Leukaemia and reproductive outcome among nurses handling antineoplastic drugs

by | Mar 2, 1992 | Studies | 0 comments

Torsten Skov, Birgit Maarup, Jorn Olsen, Mikael Rorth, Hanna Winthereik, Elsebeth Lynge



During the past decades conclusive evidence has accumulated that alkylating antineoplastic drugs (ADs) can cause cancer, most notably acute non-lymphocytic leukaemia, and that most ADs are reprotoxic. Studies on health workers handling ADs have shown significantly increased risks for miscarriages (two studies) and malformations (two studies). The present study monitored the risk for cancer and adverse reproductive outcome among Danish nurses handling ADs. No increased risks were found for miscarriages, malformations, low birth weight, or preterm birth among the offspring of nurses handling ADs during pregnancy.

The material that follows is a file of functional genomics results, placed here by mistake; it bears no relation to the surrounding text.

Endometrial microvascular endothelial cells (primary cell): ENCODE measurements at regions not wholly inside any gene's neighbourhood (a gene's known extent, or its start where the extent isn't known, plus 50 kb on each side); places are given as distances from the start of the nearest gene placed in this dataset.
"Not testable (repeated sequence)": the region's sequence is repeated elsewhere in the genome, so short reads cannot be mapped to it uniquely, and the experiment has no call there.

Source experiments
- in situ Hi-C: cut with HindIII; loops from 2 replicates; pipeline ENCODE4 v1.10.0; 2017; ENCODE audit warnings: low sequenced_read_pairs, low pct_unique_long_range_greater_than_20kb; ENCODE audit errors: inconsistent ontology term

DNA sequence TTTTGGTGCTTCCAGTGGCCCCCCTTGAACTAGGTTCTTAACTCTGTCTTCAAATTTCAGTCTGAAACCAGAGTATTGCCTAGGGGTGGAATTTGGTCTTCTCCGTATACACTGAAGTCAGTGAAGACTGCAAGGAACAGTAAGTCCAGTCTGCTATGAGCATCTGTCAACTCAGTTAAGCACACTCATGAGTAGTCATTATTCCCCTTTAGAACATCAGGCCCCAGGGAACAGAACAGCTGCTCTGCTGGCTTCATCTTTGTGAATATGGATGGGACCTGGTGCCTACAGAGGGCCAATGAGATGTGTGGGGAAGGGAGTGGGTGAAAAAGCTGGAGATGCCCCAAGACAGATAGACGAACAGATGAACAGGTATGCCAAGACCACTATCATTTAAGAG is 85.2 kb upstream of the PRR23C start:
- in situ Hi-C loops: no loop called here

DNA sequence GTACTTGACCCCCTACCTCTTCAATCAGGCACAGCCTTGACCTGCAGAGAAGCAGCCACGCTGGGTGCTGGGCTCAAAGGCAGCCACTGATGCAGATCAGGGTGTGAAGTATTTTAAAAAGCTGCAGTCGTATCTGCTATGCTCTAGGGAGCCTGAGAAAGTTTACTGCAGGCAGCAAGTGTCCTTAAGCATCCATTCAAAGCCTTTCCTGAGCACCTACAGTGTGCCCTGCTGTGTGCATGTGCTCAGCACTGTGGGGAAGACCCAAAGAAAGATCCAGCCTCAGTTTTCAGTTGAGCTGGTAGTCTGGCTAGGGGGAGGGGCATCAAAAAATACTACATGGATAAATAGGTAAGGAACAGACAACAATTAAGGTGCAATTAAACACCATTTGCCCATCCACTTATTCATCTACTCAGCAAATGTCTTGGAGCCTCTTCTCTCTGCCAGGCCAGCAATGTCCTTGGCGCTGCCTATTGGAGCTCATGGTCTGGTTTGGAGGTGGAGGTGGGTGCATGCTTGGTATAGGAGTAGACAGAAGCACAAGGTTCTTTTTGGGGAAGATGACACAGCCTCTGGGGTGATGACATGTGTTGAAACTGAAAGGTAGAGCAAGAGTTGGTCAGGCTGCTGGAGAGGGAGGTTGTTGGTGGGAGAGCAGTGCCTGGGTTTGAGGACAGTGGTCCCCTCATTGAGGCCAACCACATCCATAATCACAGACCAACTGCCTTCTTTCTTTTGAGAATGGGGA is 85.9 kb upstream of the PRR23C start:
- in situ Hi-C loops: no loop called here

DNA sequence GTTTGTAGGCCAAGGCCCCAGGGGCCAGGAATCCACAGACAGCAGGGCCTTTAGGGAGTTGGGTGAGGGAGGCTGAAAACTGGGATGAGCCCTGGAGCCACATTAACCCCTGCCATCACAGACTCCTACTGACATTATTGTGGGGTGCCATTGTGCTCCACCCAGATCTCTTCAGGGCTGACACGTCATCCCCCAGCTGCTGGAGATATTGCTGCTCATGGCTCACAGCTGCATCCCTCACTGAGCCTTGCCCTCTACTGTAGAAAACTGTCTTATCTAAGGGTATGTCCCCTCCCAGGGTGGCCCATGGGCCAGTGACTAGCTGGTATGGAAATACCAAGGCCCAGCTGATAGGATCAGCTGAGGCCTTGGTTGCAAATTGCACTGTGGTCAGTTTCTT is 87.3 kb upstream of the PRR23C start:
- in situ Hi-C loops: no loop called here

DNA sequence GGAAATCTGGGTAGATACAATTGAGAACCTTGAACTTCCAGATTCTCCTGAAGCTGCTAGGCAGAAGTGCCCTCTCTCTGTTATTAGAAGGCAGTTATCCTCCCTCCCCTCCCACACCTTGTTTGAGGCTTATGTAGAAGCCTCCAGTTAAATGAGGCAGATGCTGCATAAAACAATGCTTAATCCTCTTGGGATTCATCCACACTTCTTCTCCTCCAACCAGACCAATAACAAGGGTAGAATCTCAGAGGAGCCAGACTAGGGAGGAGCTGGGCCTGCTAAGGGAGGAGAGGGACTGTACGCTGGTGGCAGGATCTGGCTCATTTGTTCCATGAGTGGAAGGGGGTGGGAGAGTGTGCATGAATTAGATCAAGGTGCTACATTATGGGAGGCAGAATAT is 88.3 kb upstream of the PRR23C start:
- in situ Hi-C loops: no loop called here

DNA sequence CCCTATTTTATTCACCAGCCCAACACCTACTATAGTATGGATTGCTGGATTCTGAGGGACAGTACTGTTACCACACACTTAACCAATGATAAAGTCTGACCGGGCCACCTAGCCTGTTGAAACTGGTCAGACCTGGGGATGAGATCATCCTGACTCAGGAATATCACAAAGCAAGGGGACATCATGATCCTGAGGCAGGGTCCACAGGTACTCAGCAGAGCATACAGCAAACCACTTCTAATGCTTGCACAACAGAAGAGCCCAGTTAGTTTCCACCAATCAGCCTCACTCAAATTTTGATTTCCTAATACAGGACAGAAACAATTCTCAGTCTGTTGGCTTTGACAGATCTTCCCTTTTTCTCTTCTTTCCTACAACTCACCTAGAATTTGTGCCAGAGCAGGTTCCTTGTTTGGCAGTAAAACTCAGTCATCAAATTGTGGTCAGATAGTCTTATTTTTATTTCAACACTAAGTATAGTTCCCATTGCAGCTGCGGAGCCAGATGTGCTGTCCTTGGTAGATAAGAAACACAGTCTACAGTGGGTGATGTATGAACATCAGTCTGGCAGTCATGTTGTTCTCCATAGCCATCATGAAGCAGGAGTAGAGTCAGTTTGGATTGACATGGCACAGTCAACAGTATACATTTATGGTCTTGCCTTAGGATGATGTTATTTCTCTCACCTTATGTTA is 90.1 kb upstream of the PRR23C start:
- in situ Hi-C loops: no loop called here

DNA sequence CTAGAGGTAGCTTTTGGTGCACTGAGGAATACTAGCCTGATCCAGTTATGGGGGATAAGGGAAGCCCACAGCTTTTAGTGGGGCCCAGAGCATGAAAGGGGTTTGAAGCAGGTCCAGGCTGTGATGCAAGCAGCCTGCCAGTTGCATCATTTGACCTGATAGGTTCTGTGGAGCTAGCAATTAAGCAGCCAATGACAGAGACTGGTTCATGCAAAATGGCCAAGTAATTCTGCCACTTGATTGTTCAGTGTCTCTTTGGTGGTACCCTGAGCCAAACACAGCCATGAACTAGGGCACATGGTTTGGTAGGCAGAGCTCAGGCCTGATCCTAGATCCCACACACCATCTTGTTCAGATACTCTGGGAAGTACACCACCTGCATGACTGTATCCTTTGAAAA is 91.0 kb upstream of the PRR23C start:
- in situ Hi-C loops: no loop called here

The sex ratio was normal. The relative risk (RR) for leukaemia was significantly increased (10-65) but based on only two cases, one of acute myeloblastic and one of chronic myeloid leukaemia. From the available exposure data occupational exposures to ADs were apparently higher in the studies that have reported increased risks for miscarriages and malformations than in the present one.

Regarding reproductive outcome the study gives some confidence that the safety measures which were implemented in the oncology departments around 1980 can protect the health personnel against adverse effects of ADs on reproduction. As the study is as yet the only negative one in a well protected setting, it should be followed up by other studies of well protected health personnel handling ADs. The findings concerning the leukaemia risk, although based on small numbers, encourage larger studies.

Read the full study here.


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